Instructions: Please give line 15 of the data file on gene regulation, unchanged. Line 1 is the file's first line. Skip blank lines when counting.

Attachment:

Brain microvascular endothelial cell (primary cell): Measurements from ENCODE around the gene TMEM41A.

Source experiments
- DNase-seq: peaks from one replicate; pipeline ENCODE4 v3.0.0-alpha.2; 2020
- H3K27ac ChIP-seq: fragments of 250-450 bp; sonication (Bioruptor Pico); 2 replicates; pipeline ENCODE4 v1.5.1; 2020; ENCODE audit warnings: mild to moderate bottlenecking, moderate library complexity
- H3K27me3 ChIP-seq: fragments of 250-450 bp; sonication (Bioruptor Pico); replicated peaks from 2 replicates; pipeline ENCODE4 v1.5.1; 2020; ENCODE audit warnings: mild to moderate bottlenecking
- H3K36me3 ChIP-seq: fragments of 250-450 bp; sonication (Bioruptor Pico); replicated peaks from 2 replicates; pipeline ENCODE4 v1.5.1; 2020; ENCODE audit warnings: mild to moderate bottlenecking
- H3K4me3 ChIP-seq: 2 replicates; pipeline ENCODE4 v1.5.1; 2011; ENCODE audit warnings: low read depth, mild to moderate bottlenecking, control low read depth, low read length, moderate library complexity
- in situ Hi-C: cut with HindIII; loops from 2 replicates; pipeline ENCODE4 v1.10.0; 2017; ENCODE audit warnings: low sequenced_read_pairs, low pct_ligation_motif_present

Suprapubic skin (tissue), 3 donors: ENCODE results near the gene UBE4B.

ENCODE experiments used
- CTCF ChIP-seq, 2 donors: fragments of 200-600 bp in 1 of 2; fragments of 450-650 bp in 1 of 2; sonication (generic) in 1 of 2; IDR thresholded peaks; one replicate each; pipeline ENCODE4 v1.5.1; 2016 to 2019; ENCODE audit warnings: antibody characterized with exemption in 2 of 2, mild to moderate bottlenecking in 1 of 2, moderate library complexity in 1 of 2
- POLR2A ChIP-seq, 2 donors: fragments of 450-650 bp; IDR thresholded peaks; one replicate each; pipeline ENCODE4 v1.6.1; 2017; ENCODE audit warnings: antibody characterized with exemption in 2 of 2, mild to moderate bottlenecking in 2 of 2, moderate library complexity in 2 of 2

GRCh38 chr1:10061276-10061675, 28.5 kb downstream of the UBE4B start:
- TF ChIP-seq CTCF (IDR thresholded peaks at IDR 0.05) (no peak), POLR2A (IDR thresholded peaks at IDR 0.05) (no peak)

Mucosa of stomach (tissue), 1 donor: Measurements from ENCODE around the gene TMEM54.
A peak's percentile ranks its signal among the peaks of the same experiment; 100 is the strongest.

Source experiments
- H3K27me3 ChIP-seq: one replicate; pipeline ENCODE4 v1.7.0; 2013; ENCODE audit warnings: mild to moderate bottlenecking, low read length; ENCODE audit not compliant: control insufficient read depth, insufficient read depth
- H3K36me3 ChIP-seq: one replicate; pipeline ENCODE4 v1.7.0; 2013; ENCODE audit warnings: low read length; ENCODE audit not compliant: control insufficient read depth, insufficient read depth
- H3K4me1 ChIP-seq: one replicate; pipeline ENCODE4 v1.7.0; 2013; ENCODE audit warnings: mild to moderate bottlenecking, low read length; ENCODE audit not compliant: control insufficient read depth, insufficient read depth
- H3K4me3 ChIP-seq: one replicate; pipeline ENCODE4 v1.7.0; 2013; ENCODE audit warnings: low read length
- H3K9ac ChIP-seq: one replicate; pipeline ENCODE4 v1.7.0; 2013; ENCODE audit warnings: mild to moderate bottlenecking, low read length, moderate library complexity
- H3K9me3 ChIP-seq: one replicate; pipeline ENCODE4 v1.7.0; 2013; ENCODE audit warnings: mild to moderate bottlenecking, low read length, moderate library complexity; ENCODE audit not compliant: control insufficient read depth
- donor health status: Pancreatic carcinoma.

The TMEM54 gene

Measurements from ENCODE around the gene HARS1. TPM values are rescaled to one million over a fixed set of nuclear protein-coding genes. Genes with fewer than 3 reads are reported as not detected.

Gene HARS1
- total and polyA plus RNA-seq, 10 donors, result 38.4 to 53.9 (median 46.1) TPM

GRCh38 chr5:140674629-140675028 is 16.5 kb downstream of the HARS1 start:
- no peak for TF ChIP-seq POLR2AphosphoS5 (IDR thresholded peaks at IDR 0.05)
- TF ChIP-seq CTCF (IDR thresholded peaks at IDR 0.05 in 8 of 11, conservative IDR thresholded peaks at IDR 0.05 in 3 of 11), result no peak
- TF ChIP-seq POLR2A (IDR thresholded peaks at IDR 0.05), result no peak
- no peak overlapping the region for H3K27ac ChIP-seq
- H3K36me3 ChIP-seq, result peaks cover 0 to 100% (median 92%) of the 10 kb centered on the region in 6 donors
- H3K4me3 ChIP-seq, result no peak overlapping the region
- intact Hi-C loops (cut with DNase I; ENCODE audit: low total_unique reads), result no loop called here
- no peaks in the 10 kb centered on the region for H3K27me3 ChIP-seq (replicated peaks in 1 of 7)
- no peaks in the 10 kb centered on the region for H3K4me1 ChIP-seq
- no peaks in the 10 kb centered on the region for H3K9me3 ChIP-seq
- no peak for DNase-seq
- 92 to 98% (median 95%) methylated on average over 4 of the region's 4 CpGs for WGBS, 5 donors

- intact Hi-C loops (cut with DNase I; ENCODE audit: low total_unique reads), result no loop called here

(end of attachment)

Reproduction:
Mucosa of stomach (tissue), 1 donor: Measurements from ENCODE around the gene TMEM54.